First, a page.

Make sure none of them rhyme or sound similar or in any other way could be confused for one another! Early on in our transition we ran a play in practice and it looked like no one was on the same page. When I asked what the problem was I realized half of them thought we said one thing and the other half thought we said another. I said, “O for crying out loud. They rhyme don’t they?! Ok, I’ll change that.” I’m thankful we learned that lesson in practice and not in a game.

4. Have an offensive system not a bunch of plays

Operating at this tempo works best when you have a system of offensive concepts that compliment each other and fit together. It doesn’t matter if you’re Wing-T, Spread Option, or Air Raid, you have to have a system. Every play must be called on purpose and with a purpose. As the game progresses defenses will make adjustments and you had better have the perfect answer to their adjustments within your system.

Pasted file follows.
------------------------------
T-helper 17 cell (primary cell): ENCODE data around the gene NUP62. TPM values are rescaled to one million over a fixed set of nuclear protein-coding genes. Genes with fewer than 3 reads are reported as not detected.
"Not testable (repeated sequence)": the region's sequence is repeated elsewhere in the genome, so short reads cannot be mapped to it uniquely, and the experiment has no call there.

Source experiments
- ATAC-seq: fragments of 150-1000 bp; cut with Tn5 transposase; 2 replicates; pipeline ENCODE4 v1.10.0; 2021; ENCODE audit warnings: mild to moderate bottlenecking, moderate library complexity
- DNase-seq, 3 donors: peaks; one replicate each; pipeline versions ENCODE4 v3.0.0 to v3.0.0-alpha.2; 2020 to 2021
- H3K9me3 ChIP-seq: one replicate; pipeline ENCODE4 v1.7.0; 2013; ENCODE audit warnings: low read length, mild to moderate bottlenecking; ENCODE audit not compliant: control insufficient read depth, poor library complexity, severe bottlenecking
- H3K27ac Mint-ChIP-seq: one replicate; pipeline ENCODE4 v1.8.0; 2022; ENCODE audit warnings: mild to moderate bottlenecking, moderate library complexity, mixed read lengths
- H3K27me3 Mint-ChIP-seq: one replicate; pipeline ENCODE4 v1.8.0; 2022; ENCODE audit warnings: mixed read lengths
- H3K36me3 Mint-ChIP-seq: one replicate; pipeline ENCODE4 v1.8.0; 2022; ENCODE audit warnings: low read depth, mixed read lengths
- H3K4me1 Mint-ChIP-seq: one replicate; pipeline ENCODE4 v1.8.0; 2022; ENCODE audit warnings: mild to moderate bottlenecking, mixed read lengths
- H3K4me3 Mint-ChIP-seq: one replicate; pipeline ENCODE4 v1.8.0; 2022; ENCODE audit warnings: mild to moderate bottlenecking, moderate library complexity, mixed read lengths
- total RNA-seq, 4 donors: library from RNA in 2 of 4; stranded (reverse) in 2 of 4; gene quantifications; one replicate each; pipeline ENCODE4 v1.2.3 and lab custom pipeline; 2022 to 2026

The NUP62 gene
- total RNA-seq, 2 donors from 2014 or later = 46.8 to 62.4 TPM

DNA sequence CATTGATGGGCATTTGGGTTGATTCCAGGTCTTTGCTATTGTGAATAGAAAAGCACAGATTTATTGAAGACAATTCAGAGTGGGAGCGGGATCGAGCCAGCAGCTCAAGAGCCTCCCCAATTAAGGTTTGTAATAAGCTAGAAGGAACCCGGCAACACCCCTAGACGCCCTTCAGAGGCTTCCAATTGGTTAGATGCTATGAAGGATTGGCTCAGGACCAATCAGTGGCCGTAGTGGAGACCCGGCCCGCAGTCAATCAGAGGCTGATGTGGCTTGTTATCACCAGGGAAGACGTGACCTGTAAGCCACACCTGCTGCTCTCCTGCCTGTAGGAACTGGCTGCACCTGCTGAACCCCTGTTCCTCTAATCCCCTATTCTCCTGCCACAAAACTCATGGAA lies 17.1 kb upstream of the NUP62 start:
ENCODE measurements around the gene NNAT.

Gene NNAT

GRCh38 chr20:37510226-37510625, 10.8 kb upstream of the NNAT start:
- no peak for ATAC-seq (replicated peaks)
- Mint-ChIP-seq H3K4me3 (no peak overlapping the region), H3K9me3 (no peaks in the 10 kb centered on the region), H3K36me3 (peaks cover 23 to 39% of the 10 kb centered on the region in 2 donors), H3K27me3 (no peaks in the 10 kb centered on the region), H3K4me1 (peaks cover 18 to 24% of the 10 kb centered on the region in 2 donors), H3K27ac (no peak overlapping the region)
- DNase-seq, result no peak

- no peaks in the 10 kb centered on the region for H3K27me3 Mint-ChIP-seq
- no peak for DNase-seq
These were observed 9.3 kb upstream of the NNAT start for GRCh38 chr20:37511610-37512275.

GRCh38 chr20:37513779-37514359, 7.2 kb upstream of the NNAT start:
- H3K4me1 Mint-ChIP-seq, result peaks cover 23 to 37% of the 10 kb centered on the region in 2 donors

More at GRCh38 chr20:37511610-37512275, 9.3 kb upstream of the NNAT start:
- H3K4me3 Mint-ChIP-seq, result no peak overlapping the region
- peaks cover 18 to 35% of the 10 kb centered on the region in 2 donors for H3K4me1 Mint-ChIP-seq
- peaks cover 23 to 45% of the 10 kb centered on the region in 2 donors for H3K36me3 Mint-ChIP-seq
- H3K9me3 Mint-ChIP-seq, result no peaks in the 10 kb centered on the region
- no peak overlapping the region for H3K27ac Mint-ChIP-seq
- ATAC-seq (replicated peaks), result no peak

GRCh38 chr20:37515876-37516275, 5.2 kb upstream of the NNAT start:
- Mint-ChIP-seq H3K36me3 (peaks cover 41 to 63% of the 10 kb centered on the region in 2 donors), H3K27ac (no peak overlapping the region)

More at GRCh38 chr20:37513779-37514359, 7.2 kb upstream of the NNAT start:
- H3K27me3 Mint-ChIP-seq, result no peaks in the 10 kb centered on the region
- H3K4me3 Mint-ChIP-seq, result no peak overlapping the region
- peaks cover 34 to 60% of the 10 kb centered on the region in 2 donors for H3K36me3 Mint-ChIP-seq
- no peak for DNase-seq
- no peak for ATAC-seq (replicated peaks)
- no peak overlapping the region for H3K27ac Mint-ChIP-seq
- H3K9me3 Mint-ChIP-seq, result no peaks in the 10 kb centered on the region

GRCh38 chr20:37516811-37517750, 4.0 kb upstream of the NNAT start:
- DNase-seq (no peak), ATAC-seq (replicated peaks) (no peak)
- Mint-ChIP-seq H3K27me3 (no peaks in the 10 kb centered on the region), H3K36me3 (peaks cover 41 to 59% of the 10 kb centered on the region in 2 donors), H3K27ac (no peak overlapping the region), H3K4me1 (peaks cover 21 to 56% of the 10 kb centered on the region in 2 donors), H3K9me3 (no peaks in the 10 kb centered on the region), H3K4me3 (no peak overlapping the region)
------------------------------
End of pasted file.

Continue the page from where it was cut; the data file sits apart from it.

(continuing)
Responses To Common Questions

Do you really operate exclusively from one formation?

Yes. At our level of football we can get away with it because many players play both ways and defensive coordinators don’t have the time to install all the bells and whistles they want to. If I coached at a bigger school or at the college level I’d probably have up to 5 formations at my disposal, but I think I would stay in the same formation every series. One series we might use our Open formation exclusively and the next series we might use our Twins formations exclusively. Remember, the distinctive advantage we have is an unparalleled tempo. Changing formations during the same possession would slow us down and kill our advantage. So, the way to get more complicated and put more pressure on a defense is to use different formations every series, but stick with the same formation for an entire series.

Having said that, I’m not convinced you’d need more than three formations. We create a lot of misdirection and miscommunication with 1 formation and a handful of concepts. I believe adding 2 more formations and 2 more handfuls of concepts would be sufficient at almost any level.

2. Don’t your guys get tired? Don’t you worry about being able to sustain the pace for an entire season?